# Why can the pion decay into two photons?

The neutral pion belongs to the pseudoscalar meson octet, so it has, in the ground state ($$L=0$$):

\begin{align} P_{\pi^0}&=-1 \\ C_{\pi^0}&=+1. \end{align}

And the photon has

\begin{align} P_\gamma = -1 \\ C_\gamma=-1. \end{align}

Therefore, since electromagnetic interactions conserve parity and charge conjugation, why does the process

$$$$\pi^0 \rightarrow \gamma\gamma$$$$ occur? Doesn't it violate parity?

In the example I have seen in class, $$C$$ conservation is used to explain why the $$\pi^0$$ cannot decay into three photons, since for $$\pi^0 \rightarrow \gamma\gamma\gamma$$ we have

$$$$C_i = +1 \neq C_f = (-1)^3 = -1$$$$

and, for $$\pi^0 \rightarrow \gamma\gamma$$,

$$$$C_i = +1 = C_f = (-1)^2 = +1,$$$$ so regarding $$C$$ conservation it should be allowed. But, considering P conservation,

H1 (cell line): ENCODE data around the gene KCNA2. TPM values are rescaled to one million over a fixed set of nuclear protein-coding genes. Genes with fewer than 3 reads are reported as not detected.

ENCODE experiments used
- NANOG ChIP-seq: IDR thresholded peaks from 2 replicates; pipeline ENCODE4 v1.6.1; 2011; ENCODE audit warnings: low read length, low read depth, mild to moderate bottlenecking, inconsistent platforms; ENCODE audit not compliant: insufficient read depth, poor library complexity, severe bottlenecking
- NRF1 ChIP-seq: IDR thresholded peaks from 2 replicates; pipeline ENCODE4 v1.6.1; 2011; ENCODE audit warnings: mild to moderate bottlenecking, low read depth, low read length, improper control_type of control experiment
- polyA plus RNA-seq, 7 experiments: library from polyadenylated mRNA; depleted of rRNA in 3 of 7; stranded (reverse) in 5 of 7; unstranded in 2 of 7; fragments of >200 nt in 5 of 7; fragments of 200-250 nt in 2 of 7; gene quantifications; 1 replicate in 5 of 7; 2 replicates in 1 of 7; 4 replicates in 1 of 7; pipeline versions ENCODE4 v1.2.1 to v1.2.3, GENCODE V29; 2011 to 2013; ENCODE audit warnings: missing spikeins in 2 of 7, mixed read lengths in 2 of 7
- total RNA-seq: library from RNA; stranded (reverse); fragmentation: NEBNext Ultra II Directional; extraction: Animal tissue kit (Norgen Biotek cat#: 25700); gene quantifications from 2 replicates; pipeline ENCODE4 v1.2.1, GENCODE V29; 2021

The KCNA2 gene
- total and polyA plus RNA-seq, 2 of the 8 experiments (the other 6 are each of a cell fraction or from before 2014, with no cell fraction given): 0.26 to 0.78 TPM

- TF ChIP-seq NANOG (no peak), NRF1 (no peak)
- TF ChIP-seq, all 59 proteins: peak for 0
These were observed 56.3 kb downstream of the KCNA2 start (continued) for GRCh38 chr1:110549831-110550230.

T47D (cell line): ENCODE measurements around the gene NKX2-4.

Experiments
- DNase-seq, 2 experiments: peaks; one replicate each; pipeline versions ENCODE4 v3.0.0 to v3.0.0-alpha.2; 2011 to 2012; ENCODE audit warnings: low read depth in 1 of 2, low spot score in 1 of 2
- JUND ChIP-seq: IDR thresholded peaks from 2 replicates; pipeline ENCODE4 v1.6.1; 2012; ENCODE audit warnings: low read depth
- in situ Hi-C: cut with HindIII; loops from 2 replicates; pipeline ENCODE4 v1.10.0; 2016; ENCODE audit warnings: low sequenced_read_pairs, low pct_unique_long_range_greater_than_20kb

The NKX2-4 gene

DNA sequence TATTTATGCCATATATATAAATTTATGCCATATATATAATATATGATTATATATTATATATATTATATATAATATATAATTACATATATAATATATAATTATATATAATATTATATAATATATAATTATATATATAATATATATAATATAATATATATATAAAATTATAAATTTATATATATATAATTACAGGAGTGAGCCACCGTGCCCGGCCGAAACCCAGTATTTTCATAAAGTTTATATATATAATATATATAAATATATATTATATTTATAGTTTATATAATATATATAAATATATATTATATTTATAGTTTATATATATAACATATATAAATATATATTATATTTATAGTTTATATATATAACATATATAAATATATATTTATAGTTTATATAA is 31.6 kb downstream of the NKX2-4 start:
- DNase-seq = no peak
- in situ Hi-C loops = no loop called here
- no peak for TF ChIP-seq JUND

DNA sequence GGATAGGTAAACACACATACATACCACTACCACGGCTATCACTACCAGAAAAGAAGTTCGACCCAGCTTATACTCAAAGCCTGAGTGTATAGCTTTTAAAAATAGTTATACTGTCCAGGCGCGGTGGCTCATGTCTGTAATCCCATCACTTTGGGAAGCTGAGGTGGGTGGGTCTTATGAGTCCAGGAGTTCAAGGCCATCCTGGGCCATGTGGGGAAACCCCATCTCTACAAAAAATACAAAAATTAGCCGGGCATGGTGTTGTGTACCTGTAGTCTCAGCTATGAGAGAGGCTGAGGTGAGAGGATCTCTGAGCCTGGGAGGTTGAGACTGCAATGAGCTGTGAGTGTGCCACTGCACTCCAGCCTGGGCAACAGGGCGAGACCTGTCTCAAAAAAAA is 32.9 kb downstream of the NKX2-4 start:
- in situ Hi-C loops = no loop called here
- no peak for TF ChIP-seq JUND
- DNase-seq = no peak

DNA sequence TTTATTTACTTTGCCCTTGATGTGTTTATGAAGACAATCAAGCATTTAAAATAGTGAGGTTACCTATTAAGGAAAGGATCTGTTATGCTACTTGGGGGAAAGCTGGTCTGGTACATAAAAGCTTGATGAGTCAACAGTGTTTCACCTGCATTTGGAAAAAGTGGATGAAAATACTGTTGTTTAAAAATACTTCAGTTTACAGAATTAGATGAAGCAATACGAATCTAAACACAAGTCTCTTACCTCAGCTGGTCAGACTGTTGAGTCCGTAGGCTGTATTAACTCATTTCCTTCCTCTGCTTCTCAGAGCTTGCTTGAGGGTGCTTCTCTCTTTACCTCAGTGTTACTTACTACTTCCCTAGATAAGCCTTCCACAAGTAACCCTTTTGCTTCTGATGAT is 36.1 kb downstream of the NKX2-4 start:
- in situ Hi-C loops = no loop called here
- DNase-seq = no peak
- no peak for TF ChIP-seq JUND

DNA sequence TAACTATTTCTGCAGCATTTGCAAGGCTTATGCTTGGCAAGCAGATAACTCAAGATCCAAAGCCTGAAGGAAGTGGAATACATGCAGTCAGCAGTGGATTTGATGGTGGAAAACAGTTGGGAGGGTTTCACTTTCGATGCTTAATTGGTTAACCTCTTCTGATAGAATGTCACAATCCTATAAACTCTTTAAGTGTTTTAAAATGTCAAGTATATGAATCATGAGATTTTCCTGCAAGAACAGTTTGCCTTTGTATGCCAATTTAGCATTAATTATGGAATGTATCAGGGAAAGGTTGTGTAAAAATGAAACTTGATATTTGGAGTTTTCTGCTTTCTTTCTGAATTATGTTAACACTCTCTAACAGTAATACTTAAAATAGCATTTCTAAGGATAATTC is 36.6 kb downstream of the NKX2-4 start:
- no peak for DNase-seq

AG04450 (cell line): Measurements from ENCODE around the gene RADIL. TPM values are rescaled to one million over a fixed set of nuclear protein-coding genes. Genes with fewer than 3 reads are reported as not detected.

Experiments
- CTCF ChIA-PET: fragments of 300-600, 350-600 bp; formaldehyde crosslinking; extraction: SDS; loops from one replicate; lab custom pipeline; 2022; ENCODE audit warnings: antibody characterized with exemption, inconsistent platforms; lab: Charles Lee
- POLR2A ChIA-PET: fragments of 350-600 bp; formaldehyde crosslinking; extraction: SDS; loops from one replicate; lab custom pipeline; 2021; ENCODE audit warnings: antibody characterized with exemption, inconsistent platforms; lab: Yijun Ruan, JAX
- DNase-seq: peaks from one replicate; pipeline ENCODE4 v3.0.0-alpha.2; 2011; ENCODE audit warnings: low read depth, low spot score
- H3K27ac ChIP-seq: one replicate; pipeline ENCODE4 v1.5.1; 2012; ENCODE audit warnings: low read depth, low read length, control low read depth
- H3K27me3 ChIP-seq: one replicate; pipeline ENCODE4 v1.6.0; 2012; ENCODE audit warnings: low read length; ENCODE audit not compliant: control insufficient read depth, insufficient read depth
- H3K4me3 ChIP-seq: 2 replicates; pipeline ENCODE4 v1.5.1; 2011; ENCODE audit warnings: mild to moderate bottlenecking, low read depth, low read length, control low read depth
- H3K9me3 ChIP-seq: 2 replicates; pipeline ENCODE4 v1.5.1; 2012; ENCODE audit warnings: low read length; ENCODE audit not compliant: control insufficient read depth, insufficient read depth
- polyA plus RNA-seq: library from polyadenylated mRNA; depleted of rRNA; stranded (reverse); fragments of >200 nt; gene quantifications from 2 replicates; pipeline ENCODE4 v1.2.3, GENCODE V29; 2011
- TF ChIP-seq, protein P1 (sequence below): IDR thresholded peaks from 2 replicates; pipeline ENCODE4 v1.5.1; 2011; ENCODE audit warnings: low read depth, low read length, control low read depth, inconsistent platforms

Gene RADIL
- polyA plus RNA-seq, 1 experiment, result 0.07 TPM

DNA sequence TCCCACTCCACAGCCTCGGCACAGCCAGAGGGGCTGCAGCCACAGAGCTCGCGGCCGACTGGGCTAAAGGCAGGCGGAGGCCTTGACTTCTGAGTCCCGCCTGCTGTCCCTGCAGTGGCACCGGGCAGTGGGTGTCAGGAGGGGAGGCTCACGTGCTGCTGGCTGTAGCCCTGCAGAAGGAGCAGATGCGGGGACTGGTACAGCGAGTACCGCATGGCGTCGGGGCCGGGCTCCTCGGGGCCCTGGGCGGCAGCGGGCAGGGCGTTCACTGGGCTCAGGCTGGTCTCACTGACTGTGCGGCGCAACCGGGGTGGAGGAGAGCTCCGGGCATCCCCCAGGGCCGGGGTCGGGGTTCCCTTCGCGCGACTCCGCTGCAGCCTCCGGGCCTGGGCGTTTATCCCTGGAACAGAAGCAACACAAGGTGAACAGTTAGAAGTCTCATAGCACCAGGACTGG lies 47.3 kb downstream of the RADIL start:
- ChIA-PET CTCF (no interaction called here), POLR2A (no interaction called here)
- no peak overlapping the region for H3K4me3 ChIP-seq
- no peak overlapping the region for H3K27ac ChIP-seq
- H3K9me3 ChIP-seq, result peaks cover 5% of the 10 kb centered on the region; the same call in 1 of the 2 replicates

\begin{align} \pi^0 \rightarrow \gamma\gamma \qquad \Rightarrow \qquad P_i = (-1)^{L}\times \underbrace{(-1)}_{\text{intrinsic parity}} = -1 \neq P_f = (-1)^2 = +1 \end{align} so it would be forbidden for $$L=0$$. And, with the same argument, the decay into three photons would be allowed.

What am I missing?

Specifically, the spins of the two photon can combine to give total spin $$S=1$$. This, conmbined with an angular momentum $$L=1$$, has a $$J=0$$ component which permits the pion to decay into two photons. You can check from the Clebsch-Gordan table that the final two photon wavefunction is symmetric under particle permutation, as required by Bose statistics.